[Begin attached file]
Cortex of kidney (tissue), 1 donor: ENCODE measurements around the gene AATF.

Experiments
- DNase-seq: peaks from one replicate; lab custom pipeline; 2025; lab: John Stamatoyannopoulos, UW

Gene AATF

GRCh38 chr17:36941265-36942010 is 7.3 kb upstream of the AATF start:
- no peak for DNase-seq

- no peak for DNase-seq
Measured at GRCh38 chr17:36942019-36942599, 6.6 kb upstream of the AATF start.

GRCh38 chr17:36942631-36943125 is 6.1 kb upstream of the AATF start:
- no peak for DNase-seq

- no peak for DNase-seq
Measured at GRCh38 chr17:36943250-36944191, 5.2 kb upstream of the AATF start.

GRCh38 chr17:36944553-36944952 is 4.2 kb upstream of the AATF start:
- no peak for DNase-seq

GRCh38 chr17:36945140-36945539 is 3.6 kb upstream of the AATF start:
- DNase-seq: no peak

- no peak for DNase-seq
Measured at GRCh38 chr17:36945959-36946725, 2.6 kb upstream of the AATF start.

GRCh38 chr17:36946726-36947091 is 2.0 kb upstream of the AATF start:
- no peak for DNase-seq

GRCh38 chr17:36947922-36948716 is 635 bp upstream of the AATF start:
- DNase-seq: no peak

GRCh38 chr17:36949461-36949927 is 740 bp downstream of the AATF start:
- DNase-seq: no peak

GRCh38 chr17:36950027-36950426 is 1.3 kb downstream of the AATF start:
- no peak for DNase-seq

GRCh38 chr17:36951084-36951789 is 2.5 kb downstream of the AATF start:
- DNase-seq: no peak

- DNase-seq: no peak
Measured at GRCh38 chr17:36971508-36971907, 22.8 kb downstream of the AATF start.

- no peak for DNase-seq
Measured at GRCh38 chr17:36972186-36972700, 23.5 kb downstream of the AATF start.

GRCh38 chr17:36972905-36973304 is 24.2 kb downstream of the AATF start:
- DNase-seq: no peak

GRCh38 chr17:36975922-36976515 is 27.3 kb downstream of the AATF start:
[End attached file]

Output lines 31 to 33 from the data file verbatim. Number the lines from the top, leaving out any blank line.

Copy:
- no peak for DNase-seq
Measured at GRCh38 chr17:36972186-36972700, 23.5 kb downstream of the AATF start.

GRCh38 chr17:36972905-36973304 is 24.2 kb downstream of the AATF start: